Dear Members of the Darden Community,


Welcome to the Merry Month of May!


First and foremost we want to extend a heart-felt congratulations to the members of the Class of 2023!!  Congratulations on an incredible accomplishment, and we also want to say thank you to each and every one of you for lending your unique perspective, your thoughtfulness and your multiple identities to our Darden Community. We are better for having had you as students and  many staff and faculty would say we learn just as much from you as you do from us. We hope you go on to integrate the lessons you’ve gleaned from Darden as newly minted business leaders.


While we traditionally delegate and assign heritage months to their assigned 30 (sometimes less) day period, the truth is that our identities are so much more rich and complex, and it takes work to integrate those intersecting identities into a meaningful whole.  You’ll notice themes of integration and intersecting identities in some of the resources and opportunities we’ve shared below, in a small attempt to deepen and extend the conversation. We hope you take the opportunity to reflect and also explore your own multifaceted and complex identity, while also celebrating our Asian American and Pacific Islander and Jewish community members.


Be well,

The Darden Diversity Team


May Commemorations and Observances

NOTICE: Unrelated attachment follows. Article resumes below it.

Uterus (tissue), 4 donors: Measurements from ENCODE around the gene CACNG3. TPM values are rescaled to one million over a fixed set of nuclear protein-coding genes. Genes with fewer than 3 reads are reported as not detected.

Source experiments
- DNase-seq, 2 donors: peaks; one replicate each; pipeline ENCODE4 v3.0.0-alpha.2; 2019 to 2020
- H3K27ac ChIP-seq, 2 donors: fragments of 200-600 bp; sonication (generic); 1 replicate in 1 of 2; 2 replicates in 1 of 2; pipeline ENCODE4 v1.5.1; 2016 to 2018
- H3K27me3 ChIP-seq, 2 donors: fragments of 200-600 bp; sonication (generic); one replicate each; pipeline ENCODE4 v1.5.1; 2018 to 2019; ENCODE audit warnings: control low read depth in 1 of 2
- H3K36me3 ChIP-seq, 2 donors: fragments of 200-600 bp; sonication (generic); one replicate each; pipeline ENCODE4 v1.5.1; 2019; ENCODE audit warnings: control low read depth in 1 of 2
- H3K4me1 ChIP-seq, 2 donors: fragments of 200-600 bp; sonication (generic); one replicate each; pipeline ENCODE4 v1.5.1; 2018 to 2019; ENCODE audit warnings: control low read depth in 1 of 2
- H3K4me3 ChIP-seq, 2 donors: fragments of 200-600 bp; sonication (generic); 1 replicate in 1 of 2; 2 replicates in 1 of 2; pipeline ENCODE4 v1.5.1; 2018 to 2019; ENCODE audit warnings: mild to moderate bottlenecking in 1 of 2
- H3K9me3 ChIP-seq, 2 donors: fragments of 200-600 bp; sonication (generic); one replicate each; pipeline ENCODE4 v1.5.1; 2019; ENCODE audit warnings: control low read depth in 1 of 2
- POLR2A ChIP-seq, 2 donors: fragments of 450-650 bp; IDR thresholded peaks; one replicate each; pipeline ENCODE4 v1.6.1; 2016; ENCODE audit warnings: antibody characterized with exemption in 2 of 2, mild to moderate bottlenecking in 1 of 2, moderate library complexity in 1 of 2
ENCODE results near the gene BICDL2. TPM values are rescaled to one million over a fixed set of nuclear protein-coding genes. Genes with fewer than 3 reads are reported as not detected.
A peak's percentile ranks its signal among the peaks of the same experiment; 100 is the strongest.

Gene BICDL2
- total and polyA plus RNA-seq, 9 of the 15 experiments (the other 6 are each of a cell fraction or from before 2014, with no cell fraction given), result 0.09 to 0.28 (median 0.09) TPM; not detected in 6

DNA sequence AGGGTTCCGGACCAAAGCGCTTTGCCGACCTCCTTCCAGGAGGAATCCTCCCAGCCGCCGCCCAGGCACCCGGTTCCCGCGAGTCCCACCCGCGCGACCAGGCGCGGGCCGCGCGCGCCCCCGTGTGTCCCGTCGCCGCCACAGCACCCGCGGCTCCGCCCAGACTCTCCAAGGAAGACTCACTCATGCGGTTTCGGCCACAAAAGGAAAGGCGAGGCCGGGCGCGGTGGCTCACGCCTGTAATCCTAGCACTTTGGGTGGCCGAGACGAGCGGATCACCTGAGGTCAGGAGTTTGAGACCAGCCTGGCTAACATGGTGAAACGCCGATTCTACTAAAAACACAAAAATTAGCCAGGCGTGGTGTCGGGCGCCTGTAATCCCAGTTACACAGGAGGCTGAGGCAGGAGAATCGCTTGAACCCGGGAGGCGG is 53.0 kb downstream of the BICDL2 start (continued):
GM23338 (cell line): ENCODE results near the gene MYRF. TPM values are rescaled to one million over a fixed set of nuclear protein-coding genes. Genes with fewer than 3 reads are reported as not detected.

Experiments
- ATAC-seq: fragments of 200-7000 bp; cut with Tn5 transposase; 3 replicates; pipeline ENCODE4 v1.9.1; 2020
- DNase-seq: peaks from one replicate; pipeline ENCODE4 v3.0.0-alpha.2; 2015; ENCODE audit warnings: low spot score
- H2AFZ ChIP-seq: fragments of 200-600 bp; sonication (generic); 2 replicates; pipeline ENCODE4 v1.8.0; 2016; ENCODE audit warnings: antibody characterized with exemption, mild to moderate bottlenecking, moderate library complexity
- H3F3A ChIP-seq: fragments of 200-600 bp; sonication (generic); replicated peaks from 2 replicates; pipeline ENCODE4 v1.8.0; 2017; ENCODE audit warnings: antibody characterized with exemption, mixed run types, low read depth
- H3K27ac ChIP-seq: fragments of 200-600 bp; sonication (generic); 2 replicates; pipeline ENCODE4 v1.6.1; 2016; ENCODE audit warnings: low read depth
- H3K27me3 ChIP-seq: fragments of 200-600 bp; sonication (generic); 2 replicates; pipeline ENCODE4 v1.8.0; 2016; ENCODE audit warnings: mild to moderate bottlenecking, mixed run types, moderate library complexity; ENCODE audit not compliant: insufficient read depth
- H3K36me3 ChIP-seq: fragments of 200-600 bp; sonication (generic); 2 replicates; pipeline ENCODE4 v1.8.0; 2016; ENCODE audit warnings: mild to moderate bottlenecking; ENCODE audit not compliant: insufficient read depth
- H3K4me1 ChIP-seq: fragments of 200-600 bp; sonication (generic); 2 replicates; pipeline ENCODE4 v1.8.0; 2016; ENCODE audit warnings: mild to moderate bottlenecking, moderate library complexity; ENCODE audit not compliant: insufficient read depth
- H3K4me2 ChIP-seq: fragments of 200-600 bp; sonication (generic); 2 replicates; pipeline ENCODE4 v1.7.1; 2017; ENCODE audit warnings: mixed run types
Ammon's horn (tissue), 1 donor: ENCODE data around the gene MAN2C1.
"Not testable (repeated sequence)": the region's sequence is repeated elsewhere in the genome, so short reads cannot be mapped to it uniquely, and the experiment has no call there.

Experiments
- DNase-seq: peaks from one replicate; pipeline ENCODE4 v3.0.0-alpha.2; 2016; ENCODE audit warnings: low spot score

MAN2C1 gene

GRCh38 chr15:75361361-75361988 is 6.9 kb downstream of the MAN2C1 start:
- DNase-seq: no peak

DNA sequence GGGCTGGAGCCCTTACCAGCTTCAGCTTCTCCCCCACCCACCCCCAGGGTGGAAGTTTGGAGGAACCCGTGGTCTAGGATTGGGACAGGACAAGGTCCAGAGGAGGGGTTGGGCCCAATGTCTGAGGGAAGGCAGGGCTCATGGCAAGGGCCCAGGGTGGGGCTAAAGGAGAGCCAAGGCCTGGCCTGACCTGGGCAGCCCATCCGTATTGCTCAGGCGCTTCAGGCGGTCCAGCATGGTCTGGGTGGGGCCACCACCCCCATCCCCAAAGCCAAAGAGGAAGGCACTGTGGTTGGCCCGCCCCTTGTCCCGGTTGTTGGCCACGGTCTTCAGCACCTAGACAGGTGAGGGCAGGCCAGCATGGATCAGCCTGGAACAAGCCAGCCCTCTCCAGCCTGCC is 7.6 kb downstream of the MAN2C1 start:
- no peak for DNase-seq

Asian American and Pacific Islander Heritage Month

Jewish American Heritage Month

Mental Health Awareness Month

Memorial Day  – May 28th

Vesak  – May 5th

Cinco De MayoMay 5th

World Day for Cultural Diversity Dialogue and DevelopmentMay 21st




UVA Division of Diversity Equity and Inclusion Self Reflection Tool

Social Identity Wheel

Inclusion By Design Syllabus Rubric

Mental Health First Aid Resources

It’s Time We Talk about Mental Health in Business Classrooms. But How?



Training and Events

A Change is Gonna Come

Tuesday, 05.16  12:30pm — 2:00pm EST

Equity remains one of the most sought out concepts both in theory and application. But how do we define equity? Are there certain concepts of equity which are off limits? This session seeks to not only define equity but describe the potential outcomes as well. Additionally, this session will seek to introduce concepts such as equity lens which can be applied to our lived experience.


Ma Rainey’s Black Bottom

June 15 -25, Jefferson African American Heritage Center

The 1920s chapter of August Wilson’s epic American Century Cycle begins as a routine recording session. As tensions rise between the members of a blues band and the owners of the recording studio and the white producers try to exploit the talents of the band—especially the gifted and impulsive Levee— Ma insists on having things her way


Jewish Soldiers in the Civil War: The Union Army

Thursday, 05.18 1:00PM -2:00PM EST

What was it like to be Jewish in Lincoln’s armies? The Union army was as diverse as the embattled nation it sought to preserve, comprising a unique mixture of ethnicities, religions, and identities. Almost one Union soldier in four was born abroad, and natives and newcomers fought side by side, sometimes uneasily. Yet though scholars have parsed the trials and triumphs of Irish, Germans, African Americans, and others in the Union ranks, they have remained largely silent on the everyday experiences of the largest non-Christian minority to have served. Adam D. Mendelsohn draws for the first time upon the vast database of verified listings of Jewish soldiers serving in the Civil War as well as letters, diaries, and newspapers to examine the collective experience of Jewish soldiers and to recover their voices and stories.